Text shamelessly copied from Hazel’s post
Registration is now open for the first RIVAL event on Thursday 11th July 2019 in the Horizon Suite at at Edinburgh Napier University’s Sighthill campus. Participation is free of charge for Scotland-based members of the library and information science practitioner and research communities interested in maximising the impact and value of library and information science research.
Thanks to project funding from the Royal Society of Edinburgh, we are able to subsidise costs of participation. We can contribute up to £25 towards the travel costs of those based in the Central Belt not local to Edinburgh. As well as travel, we can also contribute to accommodation costs for those from the rest of Scotland (up to £130 total for those on the mainland, and up to £280 total for those from the islands).
We are looking forward to welcoming a mix of information professionals from across Scotland to this event, including practising library and information scientists, and library and information science researchers (academic staff, research staff, and PhD students).
Speakers at this first RIVAL event include Hazel Hall (Edinburgh Napier University), Sarah Morton (Matter of Focus), and Louise Graham (Edinburgh Libraries). The programme also includes time for networking and unconference presentations, and for delegates to determine future elements of the RIVAL project.
- Full details are available at https://lisrival.com/rival-events/event-1-july-2019
- Register on EventBrite at https://www.eventbrite.co.uk/e/rival-event-1-tickets-58793103756.
To find out more about the other networking events in November 2019, March 2020, and July 2020, and the RIVAL event contributors, please see the RIVAL web site at https://lisrival.com or contact the RIVAL administrator: Dr Bruce Ryan by email at email@example.com.
Copied from Hazel Hall’s blog
This afternoon I’m speaking at the Edge conference in Edinburgh about a new project, as summarised in the slide below.
We started work on Research Impact and Value and LIS (RIVAL) on 1st February 2019. The Royal Society of Edinburgh has awarded us a grant to create a collaborative network of Scotland-based library and information science (LIS) researchers and library and information professionals interested in maximising the value of LIS research. This work builds on the pilot RIVAL event that we hosted at Edinburgh Napier University on 11th July last year.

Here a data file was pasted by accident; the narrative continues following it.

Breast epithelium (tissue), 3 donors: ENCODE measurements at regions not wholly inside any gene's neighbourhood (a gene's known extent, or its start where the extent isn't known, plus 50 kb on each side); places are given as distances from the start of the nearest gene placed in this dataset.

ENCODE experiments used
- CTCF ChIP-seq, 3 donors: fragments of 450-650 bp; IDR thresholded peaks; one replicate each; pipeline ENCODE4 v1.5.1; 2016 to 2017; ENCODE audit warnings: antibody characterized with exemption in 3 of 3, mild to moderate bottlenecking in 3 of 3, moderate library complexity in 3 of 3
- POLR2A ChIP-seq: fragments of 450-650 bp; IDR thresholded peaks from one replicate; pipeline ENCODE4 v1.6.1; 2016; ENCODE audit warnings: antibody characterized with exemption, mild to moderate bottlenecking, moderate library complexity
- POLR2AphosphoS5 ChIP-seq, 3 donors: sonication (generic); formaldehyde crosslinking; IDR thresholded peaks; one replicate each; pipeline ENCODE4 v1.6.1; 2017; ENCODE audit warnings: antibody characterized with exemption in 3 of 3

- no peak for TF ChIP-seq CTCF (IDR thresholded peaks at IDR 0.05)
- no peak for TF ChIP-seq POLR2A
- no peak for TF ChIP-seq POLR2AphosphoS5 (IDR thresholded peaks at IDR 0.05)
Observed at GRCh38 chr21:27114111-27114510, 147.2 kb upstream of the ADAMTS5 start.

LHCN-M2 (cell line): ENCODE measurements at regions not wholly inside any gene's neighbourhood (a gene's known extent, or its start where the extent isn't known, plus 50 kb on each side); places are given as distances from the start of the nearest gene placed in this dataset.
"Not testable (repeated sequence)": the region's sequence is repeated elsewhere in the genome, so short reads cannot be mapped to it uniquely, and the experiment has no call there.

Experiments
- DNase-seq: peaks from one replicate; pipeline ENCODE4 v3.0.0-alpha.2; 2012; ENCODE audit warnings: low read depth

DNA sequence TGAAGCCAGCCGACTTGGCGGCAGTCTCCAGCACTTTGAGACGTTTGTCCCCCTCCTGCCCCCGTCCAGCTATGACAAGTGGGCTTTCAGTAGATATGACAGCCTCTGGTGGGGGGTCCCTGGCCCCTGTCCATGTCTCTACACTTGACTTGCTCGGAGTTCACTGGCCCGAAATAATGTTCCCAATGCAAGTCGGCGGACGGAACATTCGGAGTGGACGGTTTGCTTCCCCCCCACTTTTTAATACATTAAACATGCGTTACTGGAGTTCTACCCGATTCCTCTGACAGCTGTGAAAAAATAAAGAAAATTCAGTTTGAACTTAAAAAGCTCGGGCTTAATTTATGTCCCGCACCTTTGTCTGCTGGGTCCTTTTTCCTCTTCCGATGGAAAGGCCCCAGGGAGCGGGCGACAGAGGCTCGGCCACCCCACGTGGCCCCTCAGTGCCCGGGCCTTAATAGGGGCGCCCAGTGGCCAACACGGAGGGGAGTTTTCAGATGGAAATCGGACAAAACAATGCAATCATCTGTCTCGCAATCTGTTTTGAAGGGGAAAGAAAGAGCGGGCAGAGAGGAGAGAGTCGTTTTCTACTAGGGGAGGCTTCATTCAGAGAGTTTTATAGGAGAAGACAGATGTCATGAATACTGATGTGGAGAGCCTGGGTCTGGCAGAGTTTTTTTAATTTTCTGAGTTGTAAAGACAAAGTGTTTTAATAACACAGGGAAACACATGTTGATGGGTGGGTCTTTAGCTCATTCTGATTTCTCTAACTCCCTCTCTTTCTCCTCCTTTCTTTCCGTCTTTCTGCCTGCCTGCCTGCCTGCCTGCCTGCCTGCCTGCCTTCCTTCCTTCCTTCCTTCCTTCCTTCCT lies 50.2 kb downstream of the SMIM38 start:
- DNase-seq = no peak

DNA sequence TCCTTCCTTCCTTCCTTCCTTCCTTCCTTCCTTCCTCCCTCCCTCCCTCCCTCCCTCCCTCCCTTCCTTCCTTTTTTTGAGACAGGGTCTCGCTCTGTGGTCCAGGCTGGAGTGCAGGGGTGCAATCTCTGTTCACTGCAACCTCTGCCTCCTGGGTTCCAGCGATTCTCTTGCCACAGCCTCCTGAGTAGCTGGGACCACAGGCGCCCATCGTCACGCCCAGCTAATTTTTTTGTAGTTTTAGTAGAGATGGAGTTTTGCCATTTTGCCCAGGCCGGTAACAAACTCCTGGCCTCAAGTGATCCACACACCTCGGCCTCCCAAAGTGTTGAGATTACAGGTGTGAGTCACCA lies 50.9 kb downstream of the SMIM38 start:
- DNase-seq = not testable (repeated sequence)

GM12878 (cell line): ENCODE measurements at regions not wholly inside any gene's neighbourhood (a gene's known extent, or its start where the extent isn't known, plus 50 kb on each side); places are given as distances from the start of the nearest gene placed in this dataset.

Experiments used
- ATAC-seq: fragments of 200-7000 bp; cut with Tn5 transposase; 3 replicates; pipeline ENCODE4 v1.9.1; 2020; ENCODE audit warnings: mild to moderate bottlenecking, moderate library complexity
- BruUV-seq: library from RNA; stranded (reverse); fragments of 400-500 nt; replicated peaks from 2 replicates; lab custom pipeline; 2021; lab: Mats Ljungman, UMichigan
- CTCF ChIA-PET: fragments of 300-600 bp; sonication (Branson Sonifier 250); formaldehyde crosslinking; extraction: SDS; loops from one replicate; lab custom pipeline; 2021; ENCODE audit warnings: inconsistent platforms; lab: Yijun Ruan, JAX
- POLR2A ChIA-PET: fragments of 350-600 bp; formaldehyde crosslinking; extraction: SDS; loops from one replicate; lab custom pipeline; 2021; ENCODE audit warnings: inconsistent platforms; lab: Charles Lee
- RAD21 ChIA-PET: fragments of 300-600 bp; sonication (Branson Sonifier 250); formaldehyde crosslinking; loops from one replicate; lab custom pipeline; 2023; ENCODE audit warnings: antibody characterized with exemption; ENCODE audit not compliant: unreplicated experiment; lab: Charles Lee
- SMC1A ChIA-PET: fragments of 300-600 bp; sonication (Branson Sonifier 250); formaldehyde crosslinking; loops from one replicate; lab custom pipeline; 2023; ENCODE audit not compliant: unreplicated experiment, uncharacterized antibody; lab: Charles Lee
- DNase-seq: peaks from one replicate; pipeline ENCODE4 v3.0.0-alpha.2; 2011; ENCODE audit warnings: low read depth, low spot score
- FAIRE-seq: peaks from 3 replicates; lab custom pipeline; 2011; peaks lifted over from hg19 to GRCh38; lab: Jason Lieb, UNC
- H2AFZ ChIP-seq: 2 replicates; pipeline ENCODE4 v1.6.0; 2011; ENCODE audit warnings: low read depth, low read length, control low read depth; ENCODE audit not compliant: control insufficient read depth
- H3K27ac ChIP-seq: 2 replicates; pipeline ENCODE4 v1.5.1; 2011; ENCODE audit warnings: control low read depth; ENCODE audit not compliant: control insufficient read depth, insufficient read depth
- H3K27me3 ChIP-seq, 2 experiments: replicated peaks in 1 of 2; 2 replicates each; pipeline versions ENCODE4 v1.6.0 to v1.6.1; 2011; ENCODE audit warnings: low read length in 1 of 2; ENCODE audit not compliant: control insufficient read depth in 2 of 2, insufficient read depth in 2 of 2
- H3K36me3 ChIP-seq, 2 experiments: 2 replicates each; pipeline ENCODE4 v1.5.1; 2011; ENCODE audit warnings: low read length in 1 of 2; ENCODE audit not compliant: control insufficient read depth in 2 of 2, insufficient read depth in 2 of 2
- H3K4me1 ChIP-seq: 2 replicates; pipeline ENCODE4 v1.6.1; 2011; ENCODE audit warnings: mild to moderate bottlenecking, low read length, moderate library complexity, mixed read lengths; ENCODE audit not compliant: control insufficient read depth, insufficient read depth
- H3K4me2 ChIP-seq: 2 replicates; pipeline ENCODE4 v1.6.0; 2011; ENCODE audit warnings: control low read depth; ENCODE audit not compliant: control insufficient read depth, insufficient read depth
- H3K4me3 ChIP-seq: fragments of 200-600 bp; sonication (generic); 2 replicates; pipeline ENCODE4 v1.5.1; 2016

We’re using the funding to organise four one-day network events between July 2019 and July 2020. A proportion of this will be used to cover expenses of network members to participate at the events: travel for all members as required; travel and accommodation for those travelling long distances, e.g. from the Highlands and Islands. An extensive online presence for RIVAL will allow others to benefit from the project.
The main goal of the project is to develop and strengthen relationships between LIS researchers within Scottish universities, and between these LIS researchers and practitioners in Scotland. We hope that in doing so the practitioner participants will increase their confidence and self-efficacy as research users and partners.
The project team members Hazel Hall and Bruce Ryan are based within the Centre for Social Informatics at Edinburgh Napier University, and supported by a Project Board that includes Ines Byrne of the National Library of Scotland, Martina McChrystal of the University of Glasgow, Paul McCloskey of the City of Edinburgh Council, Emily Prince of Westerhailes Education Centre, and Andy Taylor of the University of Edinburgh.
The first RIVAL event takes place on Thursday 11th July 2019 in the Horizon Suite at Edinburgh Napier University’s Sighthill campus. Full details will be made available soon. In the meantime, if you wish to register your interest in the event, please email Bruce Ryan at firstname.lastname@example.org.
I’ve been informed, interacted and impacted at i3! I could only attend on Thursday and this morning, but my eyes have been opened to the wide world of Library and Information Research, and some of the characters in this world.
The sessions I attended were
- Professor Annemaree Lloyd, Dr Frances Hultgren and Dr Ola Pilerot: Refugees and researchers in transition: the complexities of researching fractured landscapes
- Dr Bhuva Narayan and Professor Gobinda Chowdhury: The role of information avoidance in diabetes self-management: a mobile-based study using the experience sampling method
- Keynote Presentation by Amy Sippitt, Research and Impact Manager at Full Fact
- Maryam Bugaje and Professor Gobinda Chowdhury: Towards a more user-centred design of Research Data Management (RDM) Systems
- Dr Michael Olsson and Professor Annemaree Lloyd: Bodywork: vanishing knowledge, embodied practices and identity construction among enthusiast car restorers
- Dr Graeme Baxter and Professor Rita Marcella: An exploration of the relationship between post-truth politics and Scottish citizens’ information behaviour
- conference dinner, ceilidh and a few drinks back at the hotel
- Keynote Presentation by Dr Crystal Fulton, University College Dublin